The idea of ‘Universal Basic Income’, a system where all adult citizens of a country are given a salary by the government for simply existing, is slowly making its way into public discourse. Mark Zuckerberg and other well-known figures like Elon musk have shown their support for such a system, but rarely are the realities of it explained. It could be argued that it is a ‘utopian vision’ which seeks to benefit everybody, but if you dig just a little bit into the consequences of such a scheme, you begin to realise how dangerous such a policy could be.
There have been several pilot schemes around the world involving Universal Basic Income, and all of them have run into difficulty. Finland was the most notable country who gave the idea a go. They gave 2,000 unemployed people an income of 560 euros a month, in a bid to make the country’s benefit system less complicated. However the trial was quickly ended, with the Finnish government showing no interest in returning to the scheme.
In Switzerland, a referendum was held in 2016 on whether to give every Swiss citizen an annual income. 77% of voters rejected the proposal, with all parliamentary parties opposing the introduction of UBI. The country feared that losing the connection between doing something and receiving money in return would damage the economy, and they were right.
A country’s economy, and indeed the world economy, work on the premise that you do something in return for something else. The most basic example of this is working in return for a salary or wage, or paying somebody money in return for a product. However if everybody was given a monthly wage for doing nothing, there would be no incentive to actually do anything.
Why would a farmer spend hours looking after his animals if the government gave him an income for doing nothing? Why would a miner dig for coal if the government gave him an income for doing nothing? Why would a nuclear power station technician do a night shift ensuring the safety of the plant, if the government gave him an income to do nothing? In short, free money ends the incentive for anybody to actually do work, or at the very least, it would encourage them to do less work. This in turn would leave them at the mercy of another nation’s economy that did have an incentive.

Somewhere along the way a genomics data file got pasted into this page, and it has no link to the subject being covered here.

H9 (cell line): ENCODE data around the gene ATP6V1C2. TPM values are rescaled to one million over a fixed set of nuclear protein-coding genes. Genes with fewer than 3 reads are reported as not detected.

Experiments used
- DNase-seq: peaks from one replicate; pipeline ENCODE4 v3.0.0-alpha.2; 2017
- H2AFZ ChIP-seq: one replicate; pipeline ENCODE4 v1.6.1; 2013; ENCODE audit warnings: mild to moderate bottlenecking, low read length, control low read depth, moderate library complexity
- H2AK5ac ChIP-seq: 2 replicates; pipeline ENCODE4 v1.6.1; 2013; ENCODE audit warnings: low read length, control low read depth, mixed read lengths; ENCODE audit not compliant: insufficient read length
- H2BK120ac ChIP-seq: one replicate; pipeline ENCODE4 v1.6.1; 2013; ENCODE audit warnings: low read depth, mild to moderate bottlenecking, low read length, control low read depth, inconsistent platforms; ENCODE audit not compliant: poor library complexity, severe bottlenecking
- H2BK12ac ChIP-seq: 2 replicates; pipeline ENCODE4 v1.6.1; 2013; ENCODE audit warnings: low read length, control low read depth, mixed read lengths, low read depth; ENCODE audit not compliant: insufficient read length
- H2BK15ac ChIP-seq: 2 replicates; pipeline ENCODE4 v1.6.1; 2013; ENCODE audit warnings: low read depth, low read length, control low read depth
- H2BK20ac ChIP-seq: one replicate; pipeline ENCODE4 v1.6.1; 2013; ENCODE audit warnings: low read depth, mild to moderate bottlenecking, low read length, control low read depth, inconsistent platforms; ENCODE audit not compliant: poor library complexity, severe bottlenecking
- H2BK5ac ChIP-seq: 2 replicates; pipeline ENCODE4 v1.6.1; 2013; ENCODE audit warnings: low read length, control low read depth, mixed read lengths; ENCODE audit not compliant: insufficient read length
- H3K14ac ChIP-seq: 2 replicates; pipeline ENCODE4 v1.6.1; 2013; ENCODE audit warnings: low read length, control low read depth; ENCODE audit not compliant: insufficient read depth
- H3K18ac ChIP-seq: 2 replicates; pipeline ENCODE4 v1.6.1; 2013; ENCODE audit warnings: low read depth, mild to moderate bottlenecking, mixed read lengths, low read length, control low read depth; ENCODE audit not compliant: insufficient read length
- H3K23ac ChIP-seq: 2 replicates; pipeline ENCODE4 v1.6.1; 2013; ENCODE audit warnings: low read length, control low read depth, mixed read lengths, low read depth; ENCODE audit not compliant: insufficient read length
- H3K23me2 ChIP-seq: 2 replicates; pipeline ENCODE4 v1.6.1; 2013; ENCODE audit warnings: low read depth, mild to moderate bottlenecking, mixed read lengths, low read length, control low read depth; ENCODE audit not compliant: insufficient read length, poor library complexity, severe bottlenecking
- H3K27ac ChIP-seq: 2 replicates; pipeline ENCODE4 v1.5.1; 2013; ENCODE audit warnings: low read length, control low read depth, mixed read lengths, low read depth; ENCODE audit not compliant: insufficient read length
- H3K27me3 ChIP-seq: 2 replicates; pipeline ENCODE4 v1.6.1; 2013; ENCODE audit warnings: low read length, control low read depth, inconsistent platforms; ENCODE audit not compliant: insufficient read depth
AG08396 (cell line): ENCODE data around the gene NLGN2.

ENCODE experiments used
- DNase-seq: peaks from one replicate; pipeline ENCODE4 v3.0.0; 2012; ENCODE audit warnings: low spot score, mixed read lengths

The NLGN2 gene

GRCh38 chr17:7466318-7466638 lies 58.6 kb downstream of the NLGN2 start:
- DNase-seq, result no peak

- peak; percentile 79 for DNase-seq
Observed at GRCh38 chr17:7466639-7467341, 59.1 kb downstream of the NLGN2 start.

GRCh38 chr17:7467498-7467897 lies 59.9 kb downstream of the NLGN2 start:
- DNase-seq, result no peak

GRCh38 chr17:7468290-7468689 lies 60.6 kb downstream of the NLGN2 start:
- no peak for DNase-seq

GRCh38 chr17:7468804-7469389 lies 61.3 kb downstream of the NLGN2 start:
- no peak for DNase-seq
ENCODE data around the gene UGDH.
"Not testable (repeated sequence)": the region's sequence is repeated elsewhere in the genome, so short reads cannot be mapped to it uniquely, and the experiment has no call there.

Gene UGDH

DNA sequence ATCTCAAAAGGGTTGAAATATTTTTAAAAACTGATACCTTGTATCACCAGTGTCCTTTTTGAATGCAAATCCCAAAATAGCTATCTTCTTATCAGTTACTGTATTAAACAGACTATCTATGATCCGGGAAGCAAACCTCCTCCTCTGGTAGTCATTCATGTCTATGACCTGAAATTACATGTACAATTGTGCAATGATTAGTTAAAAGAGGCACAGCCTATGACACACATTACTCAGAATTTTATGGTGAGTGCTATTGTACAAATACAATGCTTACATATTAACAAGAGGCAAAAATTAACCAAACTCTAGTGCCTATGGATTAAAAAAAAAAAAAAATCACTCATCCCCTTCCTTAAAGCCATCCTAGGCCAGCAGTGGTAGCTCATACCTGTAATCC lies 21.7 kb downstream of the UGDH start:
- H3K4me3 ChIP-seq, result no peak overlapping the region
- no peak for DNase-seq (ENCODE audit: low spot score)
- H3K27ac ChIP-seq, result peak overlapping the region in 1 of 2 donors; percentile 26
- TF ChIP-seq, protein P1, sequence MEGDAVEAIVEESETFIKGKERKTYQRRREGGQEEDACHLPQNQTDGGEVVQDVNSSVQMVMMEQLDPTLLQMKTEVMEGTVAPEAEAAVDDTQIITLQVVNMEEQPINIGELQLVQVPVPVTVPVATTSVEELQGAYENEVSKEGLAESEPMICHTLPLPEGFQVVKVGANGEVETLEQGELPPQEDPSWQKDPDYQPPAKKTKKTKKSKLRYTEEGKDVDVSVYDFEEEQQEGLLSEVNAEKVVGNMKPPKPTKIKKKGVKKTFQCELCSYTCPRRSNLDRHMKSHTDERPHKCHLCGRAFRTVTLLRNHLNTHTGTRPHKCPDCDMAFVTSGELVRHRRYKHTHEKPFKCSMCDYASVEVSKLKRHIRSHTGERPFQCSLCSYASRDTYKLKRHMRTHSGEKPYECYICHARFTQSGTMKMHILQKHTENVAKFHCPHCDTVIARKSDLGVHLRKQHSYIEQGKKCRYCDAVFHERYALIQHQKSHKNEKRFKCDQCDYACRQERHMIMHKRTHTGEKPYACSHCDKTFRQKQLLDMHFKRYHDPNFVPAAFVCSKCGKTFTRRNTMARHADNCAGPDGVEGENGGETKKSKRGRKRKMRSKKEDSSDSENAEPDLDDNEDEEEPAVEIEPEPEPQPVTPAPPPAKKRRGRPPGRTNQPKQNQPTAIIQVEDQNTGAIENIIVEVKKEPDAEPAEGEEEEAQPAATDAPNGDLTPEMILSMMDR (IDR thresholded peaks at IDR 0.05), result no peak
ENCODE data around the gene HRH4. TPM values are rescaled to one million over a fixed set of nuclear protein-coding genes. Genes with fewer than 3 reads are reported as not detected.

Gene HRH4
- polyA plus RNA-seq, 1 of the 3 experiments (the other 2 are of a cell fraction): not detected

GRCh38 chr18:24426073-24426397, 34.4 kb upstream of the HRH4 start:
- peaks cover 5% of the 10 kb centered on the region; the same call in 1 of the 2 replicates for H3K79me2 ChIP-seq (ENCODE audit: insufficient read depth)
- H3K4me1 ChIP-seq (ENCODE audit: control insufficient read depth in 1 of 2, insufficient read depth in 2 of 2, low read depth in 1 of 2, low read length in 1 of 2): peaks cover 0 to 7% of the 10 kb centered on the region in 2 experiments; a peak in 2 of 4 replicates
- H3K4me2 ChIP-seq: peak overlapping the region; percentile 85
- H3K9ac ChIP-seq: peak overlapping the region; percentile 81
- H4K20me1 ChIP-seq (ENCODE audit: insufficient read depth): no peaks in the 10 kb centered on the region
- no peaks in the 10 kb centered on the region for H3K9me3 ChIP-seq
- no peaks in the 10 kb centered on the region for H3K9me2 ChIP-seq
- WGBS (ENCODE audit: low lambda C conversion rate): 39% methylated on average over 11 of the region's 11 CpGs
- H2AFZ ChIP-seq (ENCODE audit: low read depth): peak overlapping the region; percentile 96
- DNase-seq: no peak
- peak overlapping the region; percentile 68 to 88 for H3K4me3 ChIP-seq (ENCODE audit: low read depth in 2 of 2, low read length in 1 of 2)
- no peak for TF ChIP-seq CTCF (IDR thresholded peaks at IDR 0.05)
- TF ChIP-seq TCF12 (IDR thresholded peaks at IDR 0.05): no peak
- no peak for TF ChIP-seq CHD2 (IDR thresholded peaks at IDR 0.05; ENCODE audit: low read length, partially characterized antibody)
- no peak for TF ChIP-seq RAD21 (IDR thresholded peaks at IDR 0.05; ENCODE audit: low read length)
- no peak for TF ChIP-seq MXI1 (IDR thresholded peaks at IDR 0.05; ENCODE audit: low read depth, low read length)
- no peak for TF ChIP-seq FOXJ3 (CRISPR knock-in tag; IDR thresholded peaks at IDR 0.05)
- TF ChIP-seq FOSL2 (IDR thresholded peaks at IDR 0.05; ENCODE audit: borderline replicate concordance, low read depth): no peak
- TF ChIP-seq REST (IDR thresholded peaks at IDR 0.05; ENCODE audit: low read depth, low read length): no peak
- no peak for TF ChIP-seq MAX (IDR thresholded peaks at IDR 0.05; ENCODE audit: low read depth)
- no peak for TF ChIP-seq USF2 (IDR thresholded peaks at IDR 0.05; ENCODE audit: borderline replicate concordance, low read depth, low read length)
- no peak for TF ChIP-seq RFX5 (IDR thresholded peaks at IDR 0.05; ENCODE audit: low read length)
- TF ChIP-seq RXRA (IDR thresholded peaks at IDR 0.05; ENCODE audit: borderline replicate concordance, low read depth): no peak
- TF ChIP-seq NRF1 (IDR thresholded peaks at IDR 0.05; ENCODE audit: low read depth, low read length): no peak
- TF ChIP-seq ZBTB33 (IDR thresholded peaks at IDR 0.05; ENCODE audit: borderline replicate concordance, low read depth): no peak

Printing money from nothing and giving it to people sounds great in the mind, but the reality is that such a scheme would cause widespread inflation. This is because the more common something is, the less value it has in the market place; and if you can print something for everybody on a monthly basis, it probably becomes the most common thing of all. It is true of course that Central Banks print money, and spread it into the economy in a practise known as quantitative easing; but this is only done in a limited form, which means it does not cause any serious inflation.
The only other option UBI supporters point to is borrowing money to pay for it. However the sheer amount of money the Government would need to borrow in order to give every citizen a salary, (on top of the nation’s already colossal debt) would be a suicidal move. Let’s hope a future government does not lead us down that road, though with Jeremy Corbyn’s poll ratings seeing an increase, I fear the worst.